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Wind farm planned for Dhofar

Oman’s first major foray into wind energy could inspire it to go further into renewables

November 2014

Oman plans to build its first major wind farm at a cost of $200 million to generate electricity in its southern governorate of Dhofar, as part of efforts to limit the use of oil and gas in power generation, reports Reuters.

Electricity demand is rising rapidly as the country pushes large industrial projects, but Oman’s oil reserves are not as ample as those of its wealthy neighbours, so it is exploring the use of renewable energy.

The wind farm at Harweel will have a capacity of 50 megawatts (MW), enough to meet about 50 per cent of demand in the governorate during the winter, and is expected to begin operating early in 2017, state-owned Rural Areas Electricity Company (RAEC) said in a statement.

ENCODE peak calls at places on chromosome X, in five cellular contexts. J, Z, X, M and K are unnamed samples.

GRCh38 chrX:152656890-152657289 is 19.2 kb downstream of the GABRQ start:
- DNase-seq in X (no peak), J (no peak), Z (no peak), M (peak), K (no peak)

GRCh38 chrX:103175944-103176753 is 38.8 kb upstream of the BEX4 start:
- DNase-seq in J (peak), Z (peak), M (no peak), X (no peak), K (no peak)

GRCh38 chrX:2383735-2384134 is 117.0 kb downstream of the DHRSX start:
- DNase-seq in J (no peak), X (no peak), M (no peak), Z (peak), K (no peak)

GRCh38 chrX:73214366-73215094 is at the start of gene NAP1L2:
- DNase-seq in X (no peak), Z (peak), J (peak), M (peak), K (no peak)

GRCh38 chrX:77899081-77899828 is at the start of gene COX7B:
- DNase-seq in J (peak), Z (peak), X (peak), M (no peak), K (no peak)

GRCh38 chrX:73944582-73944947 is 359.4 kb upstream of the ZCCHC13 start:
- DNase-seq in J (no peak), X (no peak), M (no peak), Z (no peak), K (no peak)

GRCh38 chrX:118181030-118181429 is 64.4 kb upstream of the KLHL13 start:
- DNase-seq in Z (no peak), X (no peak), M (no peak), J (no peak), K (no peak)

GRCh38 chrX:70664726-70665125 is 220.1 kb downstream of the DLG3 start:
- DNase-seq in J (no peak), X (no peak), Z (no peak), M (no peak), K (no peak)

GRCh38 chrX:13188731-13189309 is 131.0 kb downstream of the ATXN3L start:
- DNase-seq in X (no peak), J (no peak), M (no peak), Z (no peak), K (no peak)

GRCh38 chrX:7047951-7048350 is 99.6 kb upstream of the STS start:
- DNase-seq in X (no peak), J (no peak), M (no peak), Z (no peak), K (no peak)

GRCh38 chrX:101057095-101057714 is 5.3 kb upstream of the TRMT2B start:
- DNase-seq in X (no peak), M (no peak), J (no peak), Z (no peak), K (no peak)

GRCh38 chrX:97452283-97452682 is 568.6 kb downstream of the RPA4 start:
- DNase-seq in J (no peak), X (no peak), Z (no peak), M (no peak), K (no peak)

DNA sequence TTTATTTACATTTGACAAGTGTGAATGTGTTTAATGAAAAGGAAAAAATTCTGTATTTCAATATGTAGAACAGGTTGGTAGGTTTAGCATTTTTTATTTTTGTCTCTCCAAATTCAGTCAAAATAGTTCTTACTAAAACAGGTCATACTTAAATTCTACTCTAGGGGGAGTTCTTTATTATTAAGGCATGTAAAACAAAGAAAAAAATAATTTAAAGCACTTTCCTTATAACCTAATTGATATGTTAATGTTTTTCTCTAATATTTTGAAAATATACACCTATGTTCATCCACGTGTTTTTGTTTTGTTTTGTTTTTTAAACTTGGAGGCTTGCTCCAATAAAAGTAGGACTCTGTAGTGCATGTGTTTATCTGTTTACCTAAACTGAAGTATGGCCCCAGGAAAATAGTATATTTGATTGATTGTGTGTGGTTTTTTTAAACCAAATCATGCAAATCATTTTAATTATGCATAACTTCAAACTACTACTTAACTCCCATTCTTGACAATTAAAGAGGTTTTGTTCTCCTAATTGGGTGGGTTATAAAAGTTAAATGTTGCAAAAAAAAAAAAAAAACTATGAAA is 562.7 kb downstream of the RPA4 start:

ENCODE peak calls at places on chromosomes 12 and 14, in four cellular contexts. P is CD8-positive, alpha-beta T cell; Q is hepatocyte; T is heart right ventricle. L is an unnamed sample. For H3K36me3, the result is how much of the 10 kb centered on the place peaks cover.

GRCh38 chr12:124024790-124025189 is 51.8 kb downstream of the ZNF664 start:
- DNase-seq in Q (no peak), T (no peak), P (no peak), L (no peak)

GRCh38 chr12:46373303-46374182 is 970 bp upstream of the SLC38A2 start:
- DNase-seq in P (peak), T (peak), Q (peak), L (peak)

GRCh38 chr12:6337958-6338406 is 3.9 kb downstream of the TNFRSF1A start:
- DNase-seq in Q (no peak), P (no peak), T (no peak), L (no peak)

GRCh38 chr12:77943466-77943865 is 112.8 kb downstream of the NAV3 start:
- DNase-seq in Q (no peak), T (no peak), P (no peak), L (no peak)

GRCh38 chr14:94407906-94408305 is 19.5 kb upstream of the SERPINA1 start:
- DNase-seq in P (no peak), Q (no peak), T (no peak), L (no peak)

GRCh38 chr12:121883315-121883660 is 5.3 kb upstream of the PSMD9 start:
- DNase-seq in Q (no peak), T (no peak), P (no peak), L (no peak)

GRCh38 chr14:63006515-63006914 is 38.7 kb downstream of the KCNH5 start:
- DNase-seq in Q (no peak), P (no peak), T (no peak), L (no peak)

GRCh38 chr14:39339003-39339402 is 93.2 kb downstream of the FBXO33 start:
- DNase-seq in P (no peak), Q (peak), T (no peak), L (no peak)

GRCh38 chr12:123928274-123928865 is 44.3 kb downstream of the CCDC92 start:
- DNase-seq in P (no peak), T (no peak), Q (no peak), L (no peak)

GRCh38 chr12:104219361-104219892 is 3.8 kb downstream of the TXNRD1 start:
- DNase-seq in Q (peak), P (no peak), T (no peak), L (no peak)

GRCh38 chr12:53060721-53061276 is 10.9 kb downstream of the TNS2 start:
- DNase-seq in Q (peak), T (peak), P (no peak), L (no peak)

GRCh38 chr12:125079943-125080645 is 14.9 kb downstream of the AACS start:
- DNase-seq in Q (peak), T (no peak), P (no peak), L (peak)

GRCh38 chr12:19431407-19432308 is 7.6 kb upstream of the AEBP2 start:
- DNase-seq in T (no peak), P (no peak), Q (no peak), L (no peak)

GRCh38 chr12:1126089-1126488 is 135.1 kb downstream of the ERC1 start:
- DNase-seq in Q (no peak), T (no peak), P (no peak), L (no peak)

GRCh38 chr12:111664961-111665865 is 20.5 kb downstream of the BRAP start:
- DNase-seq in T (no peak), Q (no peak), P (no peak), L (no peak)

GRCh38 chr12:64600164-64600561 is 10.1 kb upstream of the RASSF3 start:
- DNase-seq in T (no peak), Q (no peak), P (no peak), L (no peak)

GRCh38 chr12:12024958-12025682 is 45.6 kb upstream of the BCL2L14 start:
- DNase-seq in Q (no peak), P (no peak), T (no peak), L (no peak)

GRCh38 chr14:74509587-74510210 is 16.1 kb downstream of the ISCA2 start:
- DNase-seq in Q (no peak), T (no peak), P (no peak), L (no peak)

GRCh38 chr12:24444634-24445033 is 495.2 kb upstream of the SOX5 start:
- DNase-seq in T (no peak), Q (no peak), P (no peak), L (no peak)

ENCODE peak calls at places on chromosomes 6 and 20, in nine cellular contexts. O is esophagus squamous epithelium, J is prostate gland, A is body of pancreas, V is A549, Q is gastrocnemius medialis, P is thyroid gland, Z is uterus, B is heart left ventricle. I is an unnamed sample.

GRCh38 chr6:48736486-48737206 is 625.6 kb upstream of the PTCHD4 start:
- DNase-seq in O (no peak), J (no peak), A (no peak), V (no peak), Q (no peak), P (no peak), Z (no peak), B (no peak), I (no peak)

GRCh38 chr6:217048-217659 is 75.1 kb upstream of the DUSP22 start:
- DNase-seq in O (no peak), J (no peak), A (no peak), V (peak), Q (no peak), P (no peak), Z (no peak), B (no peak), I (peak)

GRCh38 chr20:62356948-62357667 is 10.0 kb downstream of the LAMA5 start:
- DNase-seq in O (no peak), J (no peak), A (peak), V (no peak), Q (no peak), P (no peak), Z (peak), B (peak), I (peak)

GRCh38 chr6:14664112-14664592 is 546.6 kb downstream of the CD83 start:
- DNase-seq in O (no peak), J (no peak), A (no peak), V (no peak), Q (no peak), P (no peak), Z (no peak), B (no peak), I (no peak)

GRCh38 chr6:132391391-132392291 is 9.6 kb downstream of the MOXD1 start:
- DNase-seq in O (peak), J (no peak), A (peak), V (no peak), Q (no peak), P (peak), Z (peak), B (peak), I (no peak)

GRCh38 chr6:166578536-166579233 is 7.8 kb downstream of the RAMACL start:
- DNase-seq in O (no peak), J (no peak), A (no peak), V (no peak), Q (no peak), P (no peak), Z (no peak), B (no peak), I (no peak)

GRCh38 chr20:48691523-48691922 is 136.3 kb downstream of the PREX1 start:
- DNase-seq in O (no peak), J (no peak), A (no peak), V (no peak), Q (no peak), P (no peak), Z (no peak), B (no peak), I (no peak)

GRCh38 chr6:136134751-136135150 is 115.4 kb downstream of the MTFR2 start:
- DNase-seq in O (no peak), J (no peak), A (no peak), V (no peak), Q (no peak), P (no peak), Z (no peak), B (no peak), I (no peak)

The project will be co-ordinated by Abu Dhabi Future Energy Company (Masdar) and financed by a grant from Mohammed bin Zayed Al Nahyan, the Crown Prince of Abu Dhabi, RAEC officials said.

The UAE is a significant aid donor for Oman.

The turbines will be made in a Western nation while local contractors will be given a large share of the construction work, RAEC said without elaborating.

The company plans to launch seven more renewable energy projects in 2015: five solar energy projects at a total cost of RO3 million ($7.8 million), and two wind power plants.

Other reports quoted Raeco CEO Hamed Bin Salim Al Magdheri as saying the technology to be used would be of world-class and fruit of the latest scientific research.

“Whatever is available locally and can be provided by SMEs in particular and everything made in the sultanate will be used; only the technology and devices that are not available in Oman will be imported,” he highlighted.

 

 

 




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